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Kate Hinds

Kate Hinds appears in the following:

Ray LaHood On Being Called A"Hipster"...His Video, Second Episode

Thursday, June 02, 2011

In his second installment of "On the Go" -- a video question-and-answer session -- US Department of Transportation Secretary Ray LaHood is in full Your-Uncle-From-Peoria discovers youtube mode.

He went to little Jackie's baseball game, had Aunt Paula's delicious ribs on Memorial Day, and stayed out late waving glow sticks with little Brittney and Paul, Jr. No, just kidding.

He awarded $2 billion in high-speed rail grants, kicked off the "click it or ticket" seatbelt campaign, unveiled new fuel economy labels, and delivered two commencement addresses.

"I even got called a hipster by the Huffington Post," he said, "(and) I didn't know what that meant."

By the way, he really is from Peoria.

You can watch the video below, or go here.

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Chrysler Back in the Big Three, No Dulles Metrorail Agreement Yet, & Summer at the Jersey Shore Brings Out the Bike Thieves

Thursday, June 02, 2011

The Sky Express Bus Company, involved in a fatal crash this weekend, had the worst record in the country for driver fatigue and falsifying driving records. Listen to the discussion from The Takeaway, below:

A Ray LaHood-mediated meeting yielded no agreement about where to locate the Dulles Metrorail station. (WAMU)

Chrysler is back in the Big Three. (WBEZ)

But: US auto sales slipped in May as supply dropped. (BusinessWeek)

Ah, summer at the Jersey shore: surf, sand, and bike thieves. (Asbury Park Press)

(Bikes On Transit/Flickr)

Atlanta adds -- and deletes -- items on its transportation wish list. (Atlanta Journal-Constitution)

Chicago will end free transit rides for senior citizens on September 1. (Chicago Tribune)

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Falcon Chicks Born on NYC Bridges

Wednesday, June 01, 2011

There's traffic of a different sort atop three New York City bridges these days.

New York's Metropolitan Transportation Authority sent out a birth announcement of sorts to report that there are now nine baby peregrine falcons atop three MTA-operated bridges.

Two females, named Rose and Sunset, hatched atop the 693-foot Brooklyn tower at the Verrazano-Narrows Bridge:

Rose and Sunset in their nest atop the Verrazano Narrows Bridge (photo by Patrick Cashin/MTA)

Three males, named Locust, Edgewater and Bayside, were born 360-feet atop the Bronx tower at the Throgs Neck Bridge:

Locust (with open beak), Edgewater and Bayside, named for communities near the Throgs Neck (photo by Carlton Cyrus/MTA)

And Floyd, Rocky, Marine and Breezy were born inside a World War II gun turret 215-feet up on the Rockaway (Queens) tower of the Marine Parkway-Gil Hodges Memorial Bridge:

Two of the four new Marine Parkway chicks with nervous mama falcon in background (photo by Chris Nadareski/DEP)

The chicks were born in early May.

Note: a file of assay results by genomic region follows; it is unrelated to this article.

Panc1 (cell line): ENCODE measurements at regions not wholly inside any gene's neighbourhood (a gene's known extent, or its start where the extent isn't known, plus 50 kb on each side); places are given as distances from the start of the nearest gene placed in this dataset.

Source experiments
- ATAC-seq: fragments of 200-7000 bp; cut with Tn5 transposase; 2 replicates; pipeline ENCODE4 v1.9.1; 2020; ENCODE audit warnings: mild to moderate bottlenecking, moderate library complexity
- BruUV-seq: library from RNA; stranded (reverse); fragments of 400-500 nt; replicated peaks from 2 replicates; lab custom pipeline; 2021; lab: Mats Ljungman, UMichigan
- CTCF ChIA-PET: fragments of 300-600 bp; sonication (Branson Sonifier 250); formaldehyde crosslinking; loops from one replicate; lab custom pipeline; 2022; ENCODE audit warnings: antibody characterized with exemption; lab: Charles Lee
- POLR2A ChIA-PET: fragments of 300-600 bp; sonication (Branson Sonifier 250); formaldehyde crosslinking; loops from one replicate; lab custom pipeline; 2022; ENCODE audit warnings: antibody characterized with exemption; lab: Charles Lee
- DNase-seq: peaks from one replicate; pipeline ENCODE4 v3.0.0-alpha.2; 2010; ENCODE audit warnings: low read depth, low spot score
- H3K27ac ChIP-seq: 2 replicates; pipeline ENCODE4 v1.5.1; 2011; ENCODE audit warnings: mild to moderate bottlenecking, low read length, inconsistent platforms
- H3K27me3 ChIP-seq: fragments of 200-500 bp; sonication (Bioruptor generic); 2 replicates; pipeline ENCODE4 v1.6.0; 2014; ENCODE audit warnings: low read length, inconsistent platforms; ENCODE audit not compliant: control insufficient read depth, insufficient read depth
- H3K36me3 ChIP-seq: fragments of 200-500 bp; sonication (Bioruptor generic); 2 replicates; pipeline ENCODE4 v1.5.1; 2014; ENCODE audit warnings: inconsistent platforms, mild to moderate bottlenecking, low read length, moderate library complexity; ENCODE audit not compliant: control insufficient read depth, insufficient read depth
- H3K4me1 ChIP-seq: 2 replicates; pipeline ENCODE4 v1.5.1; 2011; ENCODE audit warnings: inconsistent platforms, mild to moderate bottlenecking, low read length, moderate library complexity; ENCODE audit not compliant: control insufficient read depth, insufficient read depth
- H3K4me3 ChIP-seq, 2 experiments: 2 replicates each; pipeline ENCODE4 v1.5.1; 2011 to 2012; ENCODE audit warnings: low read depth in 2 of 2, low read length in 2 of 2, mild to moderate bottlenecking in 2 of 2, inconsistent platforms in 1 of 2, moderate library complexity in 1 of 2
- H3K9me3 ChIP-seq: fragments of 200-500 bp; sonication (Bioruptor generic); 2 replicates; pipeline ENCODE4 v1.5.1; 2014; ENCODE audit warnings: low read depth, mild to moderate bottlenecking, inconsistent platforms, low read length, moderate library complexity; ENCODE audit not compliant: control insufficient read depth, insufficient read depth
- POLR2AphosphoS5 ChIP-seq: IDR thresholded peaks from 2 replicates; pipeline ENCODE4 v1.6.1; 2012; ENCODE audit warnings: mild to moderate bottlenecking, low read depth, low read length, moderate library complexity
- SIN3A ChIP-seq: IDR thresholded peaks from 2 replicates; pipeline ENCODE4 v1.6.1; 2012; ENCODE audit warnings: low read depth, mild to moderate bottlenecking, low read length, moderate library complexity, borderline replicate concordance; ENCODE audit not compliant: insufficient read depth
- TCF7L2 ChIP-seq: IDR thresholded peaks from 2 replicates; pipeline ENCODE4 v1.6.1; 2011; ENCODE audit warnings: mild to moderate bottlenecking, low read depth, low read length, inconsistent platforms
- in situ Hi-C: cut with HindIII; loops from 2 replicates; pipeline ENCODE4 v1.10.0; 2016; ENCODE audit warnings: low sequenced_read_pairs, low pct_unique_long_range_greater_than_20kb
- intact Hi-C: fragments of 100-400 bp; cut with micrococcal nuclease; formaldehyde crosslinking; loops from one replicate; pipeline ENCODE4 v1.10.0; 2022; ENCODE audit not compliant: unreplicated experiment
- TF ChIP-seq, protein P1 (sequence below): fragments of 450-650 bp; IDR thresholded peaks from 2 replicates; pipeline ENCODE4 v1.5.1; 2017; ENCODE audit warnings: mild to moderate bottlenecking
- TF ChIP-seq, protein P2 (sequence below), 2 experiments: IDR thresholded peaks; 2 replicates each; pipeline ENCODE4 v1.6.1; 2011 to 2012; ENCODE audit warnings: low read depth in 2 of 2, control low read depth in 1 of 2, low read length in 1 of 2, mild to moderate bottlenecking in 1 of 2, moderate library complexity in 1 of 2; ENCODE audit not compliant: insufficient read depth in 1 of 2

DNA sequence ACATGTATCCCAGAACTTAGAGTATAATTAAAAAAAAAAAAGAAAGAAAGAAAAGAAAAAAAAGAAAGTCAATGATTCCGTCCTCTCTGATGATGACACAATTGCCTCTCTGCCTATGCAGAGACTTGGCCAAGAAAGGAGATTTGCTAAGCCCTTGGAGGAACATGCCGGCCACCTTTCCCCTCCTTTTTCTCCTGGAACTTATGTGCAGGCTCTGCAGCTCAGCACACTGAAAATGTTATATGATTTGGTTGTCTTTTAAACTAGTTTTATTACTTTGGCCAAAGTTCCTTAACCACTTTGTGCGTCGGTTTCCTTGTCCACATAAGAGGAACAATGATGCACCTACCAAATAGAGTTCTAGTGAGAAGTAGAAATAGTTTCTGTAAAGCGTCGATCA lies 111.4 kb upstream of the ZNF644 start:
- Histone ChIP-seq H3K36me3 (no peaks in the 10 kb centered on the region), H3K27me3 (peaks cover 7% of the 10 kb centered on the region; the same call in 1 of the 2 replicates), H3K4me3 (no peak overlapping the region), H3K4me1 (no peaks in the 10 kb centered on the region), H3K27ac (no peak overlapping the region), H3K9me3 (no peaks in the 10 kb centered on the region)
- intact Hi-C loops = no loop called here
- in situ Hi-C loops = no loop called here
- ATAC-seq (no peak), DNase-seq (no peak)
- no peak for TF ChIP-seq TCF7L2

According to the New York State Department of Environment Conservation, peregrine falcons were nearly wiped out in the 1960s because of pesticide use. They remain on the state's endangered species list.  The birds have been nesting on New York City bridges since 1983, and the city's Department of Environmental Protection estimates that there are 16 pairs of peregrine falcons living here. City falcons are banded so they can be monitored by federal wildlife officials.

“It doesn’t cost the Authority anything to have the falcons nest here,” said Throgs Neck Maintenance Superintendent Carlton Cyrus. “We just give them some peace and quiet and during nesting season make sure that our contractors and maintenance workers don’t disturb them. This allows the chicks to hatch and gives them a greater opportunity for survival.”

To learn more about peregrine falcons, check out the NYS DEC's peregrine website -- as well as their live falcon webcams.

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TN Moving Stories: Capital Bikeshare May Expand to VA, & NJ's ARC Tunnel Bill 225K A Month In Interest Alone

Wednesday, June 01, 2011

DC's Capital Bikeshare may expand to Alexandria. (WAMU)

Downtown Miami may be getting a pedestrian-friendly redesign. (Wall Street Journal)

Ray LaHood  blogs about the new VW plant in Tennessee, and intriguingly incorporates (but doesn't explain) a photo with a mini Darth Vader. (Fast Lane)

(photo from Fast Lane/US DOT)

Plus: the transpo secretary tries one more time today to broker an agreement about the Dulles Metrorail link. (Washington Post)

Former Chicago Mayor Richard Daley has landed a job with the firm that helped negotiate Chicago's parking meter deal. (NBC Chicago)

NJ is racking up $225,000 a month in interest alone on its ARC tunnel bill as it battles the federal government over repayment. (NJ.com)

Meanwhile, NJ Governor Christie took a state police helicopter to his son's baseball game. (NJ.com)

Will transit-oriented development finally come to New Carrollton, Maryland? (New York Times)